Turkish PM May Visit Gaza on Route to Egypt
Turkish Prime Minister Recep Tayyip Erdogan advanced this week on Tuesday the idea of trying to arrange a visit to Gaza Strip, a move that would put Israel in a very serious spot, considering that relations between Turkey and Israel are already very tense.
Erdogan’s visit would bring to Gaza the highest international leader, and Israel feels that this would give Hamas some international recognition, which it has been attempting to prevent for years, since 2006, when the group, considered by Israel a terrorist organization won the parliamentary elections.
Since then Israel imposed a blockade on Gaza, whose declared purpose was preventing the new authorities from smuggling weapons into the region.
In the back of their mind, though, it is possible that those who made that decision had thought that as the blockade went on, the shortages would make the people of Gaza turn away from Hamas.
The result however was reversed, and brought the people and the leadership together in the struggle to survive the embargo.
Now, Turkish Prime Minister wants to take a trip to Egypt and plans to stop in Gaza before arriving in Cairo.
Turkey is a major player in the Middle East region, especially now that the Arab states are collapsing both in the Arabian Peninsula and in North Africa.
As a Muslim state who once was the Caliphate of all faithful of Allah, and at the same time as a secular state that shares the Western values, Turkey is one the most influent states in the Muslim world, and that was plenty apparent in the case of Libya, where the Turkish proposition was the one who won, when the decisions were made as to how to proceed further in the African state.
Experts in foreign policies in the Middle East deem Erdogan’s bold stance on visiting Egypt and Gaza as part of a game of dominance in the Muslim world, played by Turkey, Saudi Arabia and Iran, who take advantage of the Arab Spring to make sure they become the undisputed leaders of this vast and resources-rich region of the globe.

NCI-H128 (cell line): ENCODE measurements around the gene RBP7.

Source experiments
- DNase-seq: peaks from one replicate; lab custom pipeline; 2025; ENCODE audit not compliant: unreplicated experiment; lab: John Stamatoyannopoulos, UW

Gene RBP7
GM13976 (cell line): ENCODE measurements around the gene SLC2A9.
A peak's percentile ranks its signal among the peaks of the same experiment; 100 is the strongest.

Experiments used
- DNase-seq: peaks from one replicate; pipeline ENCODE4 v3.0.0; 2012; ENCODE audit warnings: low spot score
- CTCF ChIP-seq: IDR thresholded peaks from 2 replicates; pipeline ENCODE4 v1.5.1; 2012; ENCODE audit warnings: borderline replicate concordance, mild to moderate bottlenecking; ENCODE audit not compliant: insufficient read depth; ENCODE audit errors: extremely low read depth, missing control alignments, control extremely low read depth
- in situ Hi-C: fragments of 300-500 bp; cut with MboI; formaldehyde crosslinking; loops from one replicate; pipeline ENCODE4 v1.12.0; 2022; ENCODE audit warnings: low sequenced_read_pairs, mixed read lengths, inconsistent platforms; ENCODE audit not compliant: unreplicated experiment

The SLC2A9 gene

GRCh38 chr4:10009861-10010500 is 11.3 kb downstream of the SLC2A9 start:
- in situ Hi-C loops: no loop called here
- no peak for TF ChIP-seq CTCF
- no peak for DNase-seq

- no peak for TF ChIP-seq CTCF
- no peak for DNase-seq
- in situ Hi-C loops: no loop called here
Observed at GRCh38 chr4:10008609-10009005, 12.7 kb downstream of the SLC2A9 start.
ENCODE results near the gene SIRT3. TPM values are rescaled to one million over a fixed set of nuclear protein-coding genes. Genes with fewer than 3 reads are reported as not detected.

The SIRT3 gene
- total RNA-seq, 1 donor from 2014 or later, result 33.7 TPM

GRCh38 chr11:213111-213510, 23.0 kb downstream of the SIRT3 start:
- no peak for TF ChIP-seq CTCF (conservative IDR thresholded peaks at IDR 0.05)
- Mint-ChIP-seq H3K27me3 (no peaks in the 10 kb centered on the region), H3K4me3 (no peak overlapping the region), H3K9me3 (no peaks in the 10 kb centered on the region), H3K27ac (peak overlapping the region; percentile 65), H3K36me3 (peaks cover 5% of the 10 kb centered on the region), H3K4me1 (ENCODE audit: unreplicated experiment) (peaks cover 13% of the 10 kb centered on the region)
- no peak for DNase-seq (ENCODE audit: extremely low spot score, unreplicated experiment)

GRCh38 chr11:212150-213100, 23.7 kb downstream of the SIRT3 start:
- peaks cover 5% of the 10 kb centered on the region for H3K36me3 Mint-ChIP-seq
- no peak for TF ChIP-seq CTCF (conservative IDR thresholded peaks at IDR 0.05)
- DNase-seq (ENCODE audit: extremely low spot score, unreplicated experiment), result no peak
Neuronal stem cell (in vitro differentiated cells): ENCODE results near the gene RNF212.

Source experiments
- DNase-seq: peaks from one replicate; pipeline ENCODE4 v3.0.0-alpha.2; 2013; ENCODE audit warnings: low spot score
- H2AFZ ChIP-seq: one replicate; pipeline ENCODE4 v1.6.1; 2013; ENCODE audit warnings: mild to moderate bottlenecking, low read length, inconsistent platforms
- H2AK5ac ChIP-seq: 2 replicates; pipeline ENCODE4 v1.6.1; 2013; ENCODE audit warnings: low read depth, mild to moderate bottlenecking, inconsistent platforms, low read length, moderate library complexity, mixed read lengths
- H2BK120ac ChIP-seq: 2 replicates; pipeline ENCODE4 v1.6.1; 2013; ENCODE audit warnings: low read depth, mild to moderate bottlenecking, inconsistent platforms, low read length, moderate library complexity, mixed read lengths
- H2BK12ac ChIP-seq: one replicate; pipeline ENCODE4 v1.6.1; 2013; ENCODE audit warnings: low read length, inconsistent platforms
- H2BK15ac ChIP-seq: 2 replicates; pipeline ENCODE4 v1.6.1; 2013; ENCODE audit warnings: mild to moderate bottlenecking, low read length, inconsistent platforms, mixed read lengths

Turkish government had poor ties with the regime of Hosni Mubarak, who had played a very pro-Western card, and entertained a relation to Israel that led it to participate in the blockade on Gaza and other decisions that made Mubarak so little respected in the Muslim world.
Now, Turkish PM is taking a trip to Cairo to discuss the matters with the new leadership, a provisional one, which stands a month before the programmed elections in September, when power will be transferred back to the people, and a very important role will be played by the Muslim Brotherhood, an Islamic party.
The spokesman for Israeli Foreign Ministry was very cautious not to criticize Turkey, saying that the entire decision to let Erdogan pass into Gaza belonged to Egypt, which has a common border to the province under blockade.
However, the foreign ministry warned against legitimizing Hamas, and said that that depends upon who the Turkish PM would meet there, if he gets there.
Turkish Foreign Ministry said that no date of the visit was set given that Egypt is still jolted by popular unrest, while the Egyptian spokesperson for the foreign ministry said the details could not be set yet, since the ministry has no minister, as a result of the resignation of the former Egyptian minister of foreign affairs.
The announcement made by Erdogan comes at a time when the Israeli Navy stopped, without incident, the only vessel of an entire flotilla that wanted to breach the blockade imposed on Gaza, a blockade deemed last week by the Turkisk PM, who demanded Israel an official apology and compensation for what happened on Mavi Marmara on May 31, 2010, as illegal.